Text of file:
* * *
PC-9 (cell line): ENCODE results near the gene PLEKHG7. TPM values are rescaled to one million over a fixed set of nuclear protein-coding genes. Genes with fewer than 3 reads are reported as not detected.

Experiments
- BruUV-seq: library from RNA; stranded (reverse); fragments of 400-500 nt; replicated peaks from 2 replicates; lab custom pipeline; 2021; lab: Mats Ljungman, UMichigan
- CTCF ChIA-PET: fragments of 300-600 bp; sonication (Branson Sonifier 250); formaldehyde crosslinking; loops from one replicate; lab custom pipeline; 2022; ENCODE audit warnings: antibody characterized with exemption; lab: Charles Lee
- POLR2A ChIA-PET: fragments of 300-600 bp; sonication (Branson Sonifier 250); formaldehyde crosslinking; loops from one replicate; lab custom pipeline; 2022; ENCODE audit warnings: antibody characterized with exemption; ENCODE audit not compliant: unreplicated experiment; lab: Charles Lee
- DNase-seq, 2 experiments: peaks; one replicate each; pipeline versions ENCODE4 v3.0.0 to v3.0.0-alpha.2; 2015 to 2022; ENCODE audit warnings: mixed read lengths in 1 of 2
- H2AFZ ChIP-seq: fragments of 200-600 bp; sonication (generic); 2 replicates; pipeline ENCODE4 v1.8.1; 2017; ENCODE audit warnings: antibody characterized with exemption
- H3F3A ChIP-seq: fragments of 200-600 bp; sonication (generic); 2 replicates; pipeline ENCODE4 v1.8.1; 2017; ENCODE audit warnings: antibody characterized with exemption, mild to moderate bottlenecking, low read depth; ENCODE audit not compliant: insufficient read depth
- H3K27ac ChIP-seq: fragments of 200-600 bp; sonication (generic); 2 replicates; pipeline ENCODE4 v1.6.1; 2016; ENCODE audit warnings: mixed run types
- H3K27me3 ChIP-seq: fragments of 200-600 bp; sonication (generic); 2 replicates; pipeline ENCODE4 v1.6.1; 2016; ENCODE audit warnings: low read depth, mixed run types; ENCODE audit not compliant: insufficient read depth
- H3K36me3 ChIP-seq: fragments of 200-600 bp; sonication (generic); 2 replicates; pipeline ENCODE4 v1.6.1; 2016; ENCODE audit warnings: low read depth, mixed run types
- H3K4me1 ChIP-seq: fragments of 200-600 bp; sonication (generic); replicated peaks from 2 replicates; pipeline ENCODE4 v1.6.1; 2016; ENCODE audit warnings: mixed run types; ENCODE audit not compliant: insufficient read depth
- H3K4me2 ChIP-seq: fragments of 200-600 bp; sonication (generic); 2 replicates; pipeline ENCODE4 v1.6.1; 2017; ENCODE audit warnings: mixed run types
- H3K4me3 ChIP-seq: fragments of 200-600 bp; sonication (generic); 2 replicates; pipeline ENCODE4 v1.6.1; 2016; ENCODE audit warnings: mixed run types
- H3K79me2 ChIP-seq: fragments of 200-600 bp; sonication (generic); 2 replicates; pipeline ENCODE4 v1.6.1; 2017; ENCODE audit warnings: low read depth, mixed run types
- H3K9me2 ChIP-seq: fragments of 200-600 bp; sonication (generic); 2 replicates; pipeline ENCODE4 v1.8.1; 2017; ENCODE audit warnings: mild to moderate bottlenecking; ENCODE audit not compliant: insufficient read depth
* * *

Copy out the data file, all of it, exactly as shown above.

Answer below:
PC-9 (cell line): ENCODE results near the gene PLEKHG7. TPM values are rescaled to one million over a fixed set of nuclear protein-coding genes. Genes with fewer than 3 reads are reported as not detected.

Experiments
- BruUV-seq: library from RNA; stranded (reverse); fragments of 400-500 nt; replicated peaks from 2 replicates; lab custom pipeline; 2021; lab: Mats Ljungman, UMichigan
- CTCF ChIA-PET: fragments of 300-600 bp; sonication (Branson Sonifier 250); formaldehyde crosslinking; loops from one replicate; lab custom pipeline; 2022; ENCODE audit warnings: antibody characterized with exemption; lab: Charles Lee
- POLR2A ChIA-PET: fragments of 300-600 bp; sonication (Branson Sonifier 250); formaldehyde crosslinking; loops from one replicate; lab custom pipeline; 2022; ENCODE audit warnings: antibody characterized with exemption; ENCODE audit not compliant: unreplicated experiment; lab: Charles Lee
- DNase-seq, 2 experiments: peaks; one replicate each; pipeline versions ENCODE4 v3.0.0 to v3.0.0-alpha.2; 2015 to 2022; ENCODE audit warnings: mixed read lengths in 1 of 2
- H2AFZ ChIP-seq: fragments of 200-600 bp; sonication (generic); 2 replicates; pipeline ENCODE4 v1.8.1; 2017; ENCODE audit warnings: antibody characterized with exemption
- H3F3A ChIP-seq: fragments of 200-600 bp; sonication (generic); 2 replicates; pipeline ENCODE4 v1.8.1; 2017; ENCODE audit warnings: antibody characterized with exemption, mild to moderate bottlenecking, low read depth; ENCODE audit not compliant: insufficient read depth
- H3K27ac ChIP-seq: fragments of 200-600 bp; sonication (generic); 2 replicates; pipeline ENCODE4 v1.6.1; 2016; ENCODE audit warnings: mixed run types
- H3K27me3 ChIP-seq: fragments of 200-600 bp; sonication (generic); 2 replicates; pipeline ENCODE4 v1.6.1; 2016; ENCODE audit warnings: low read depth, mixed run types; ENCODE audit not compliant: insufficient read depth
- H3K36me3 ChIP-seq: fragments of 200-600 bp; sonication (generic); 2 replicates; pipeline ENCODE4 v1.6.1; 2016; ENCODE audit warnings: low read depth, mixed run types
- H3K4me1 ChIP-seq: fragments of 200-600 bp; sonication (generic); replicated peaks from 2 replicates; pipeline ENCODE4 v1.6.1; 2016; ENCODE audit warnings: mixed run types; ENCODE audit not compliant: insufficient read depth
- H3K4me2 ChIP-seq: fragments of 200-600 bp; sonication (generic); 2 replicates; pipeline ENCODE4 v1.6.1; 2017; ENCODE audit warnings: mixed run types
- H3K4me3 ChIP-seq: fragments of 200-600 bp; sonication (generic); 2 replicates; pipeline ENCODE4 v1.6.1; 2016; ENCODE audit warnings: mixed run types
- H3K79me2 ChIP-seq: fragments of 200-600 bp; sonication (generic); 2 replicates; pipeline ENCODE4 v1.6.1; 2017; ENCODE audit warnings: low read depth, mixed run types
- H3K9me2 ChIP-seq: fragments of 200-600 bp; sonication (generic); 2 replicates; pipeline ENCODE4 v1.8.1; 2017; ENCODE audit warnings: mild to moderate bottlenecking; ENCODE audit not compliant: insufficient read depth